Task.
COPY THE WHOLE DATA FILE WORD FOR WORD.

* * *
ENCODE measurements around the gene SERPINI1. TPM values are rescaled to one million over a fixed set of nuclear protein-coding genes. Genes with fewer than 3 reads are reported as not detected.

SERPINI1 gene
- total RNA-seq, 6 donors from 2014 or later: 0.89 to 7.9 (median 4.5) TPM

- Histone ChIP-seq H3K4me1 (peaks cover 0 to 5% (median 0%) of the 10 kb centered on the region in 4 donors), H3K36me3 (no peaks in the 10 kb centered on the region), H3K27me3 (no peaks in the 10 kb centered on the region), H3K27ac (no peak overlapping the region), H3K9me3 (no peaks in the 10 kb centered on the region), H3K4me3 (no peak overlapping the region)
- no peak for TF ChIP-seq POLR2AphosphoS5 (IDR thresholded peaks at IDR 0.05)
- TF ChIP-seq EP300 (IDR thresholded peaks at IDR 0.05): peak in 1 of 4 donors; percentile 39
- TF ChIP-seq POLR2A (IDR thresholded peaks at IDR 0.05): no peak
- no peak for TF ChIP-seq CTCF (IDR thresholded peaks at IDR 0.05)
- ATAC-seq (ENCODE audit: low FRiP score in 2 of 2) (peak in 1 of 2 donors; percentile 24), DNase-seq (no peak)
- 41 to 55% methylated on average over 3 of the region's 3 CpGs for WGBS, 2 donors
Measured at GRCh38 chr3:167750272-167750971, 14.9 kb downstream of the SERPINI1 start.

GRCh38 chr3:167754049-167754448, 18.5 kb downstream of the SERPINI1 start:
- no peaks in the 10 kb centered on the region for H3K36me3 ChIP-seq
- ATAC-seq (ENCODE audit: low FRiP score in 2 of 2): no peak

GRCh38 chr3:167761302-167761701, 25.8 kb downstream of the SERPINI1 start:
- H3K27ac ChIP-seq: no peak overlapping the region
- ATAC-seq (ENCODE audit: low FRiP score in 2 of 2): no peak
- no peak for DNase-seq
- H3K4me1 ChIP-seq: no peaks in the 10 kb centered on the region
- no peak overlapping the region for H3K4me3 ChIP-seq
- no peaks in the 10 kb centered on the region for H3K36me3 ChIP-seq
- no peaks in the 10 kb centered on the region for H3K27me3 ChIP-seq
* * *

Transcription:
ENCODE measurements around the gene SERPINI1. TPM values are rescaled to one million over a fixed set of nuclear protein-coding genes. Genes with fewer than 3 reads are reported as not detected.

SERPINI1 gene
- total RNA-seq, 6 donors from 2014 or later: 0.89 to 7.9 (median 4.5) TPM

- Histone ChIP-seq H3K4me1 (peaks cover 0 to 5% (median 0%) of the 10 kb centered on the region in 4 donors), H3K36me3 (no peaks in the 10 kb centered on the region), H3K27me3 (no peaks in the 10 kb centered on the region), H3K27ac (no peak overlapping the region), H3K9me3 (no peaks in the 10 kb centered on the region), H3K4me3 (no peak overlapping the region)
- no peak for TF ChIP-seq POLR2AphosphoS5 (IDR thresholded peaks at IDR 0.05)
- TF ChIP-seq EP300 (IDR thresholded peaks at IDR 0.05): peak in 1 of 4 donors; percentile 39
- TF ChIP-seq POLR2A (IDR thresholded peaks at IDR 0.05): no peak
- no peak for TF ChIP-seq CTCF (IDR thresholded peaks at IDR 0.05)
- ATAC-seq (ENCODE audit: low FRiP score in 2 of 2) (peak in 1 of 2 donors; percentile 24), DNase-seq (no peak)
- 41 to 55% methylated on average over 3 of the region's 3 CpGs for WGBS, 2 donors
Measured at GRCh38 chr3:167750272-167750971, 14.9 kb downstream of the SERPINI1 start.

GRCh38 chr3:167754049-167754448, 18.5 kb downstream of the SERPINI1 start:
- no peaks in the 10 kb centered on the region for H3K36me3 ChIP-seq
- ATAC-seq (ENCODE audit: low FRiP score in 2 of 2): no peak

GRCh38 chr3:167761302-167761701, 25.8 kb downstream of the SERPINI1 start:
- H3K27ac ChIP-seq: no peak overlapping the region
- ATAC-seq (ENCODE audit: low FRiP score in 2 of 2): no peak
- no peak for DNase-seq
- H3K4me1 ChIP-seq: no peaks in the 10 kb centered on the region
- no peak overlapping the region for H3K4me3 ChIP-seq
- no peaks in the 10 kb centered on the region for H3K36me3 ChIP-seq
- no peaks in the 10 kb centered on the region for H3K27me3 ChIP-seq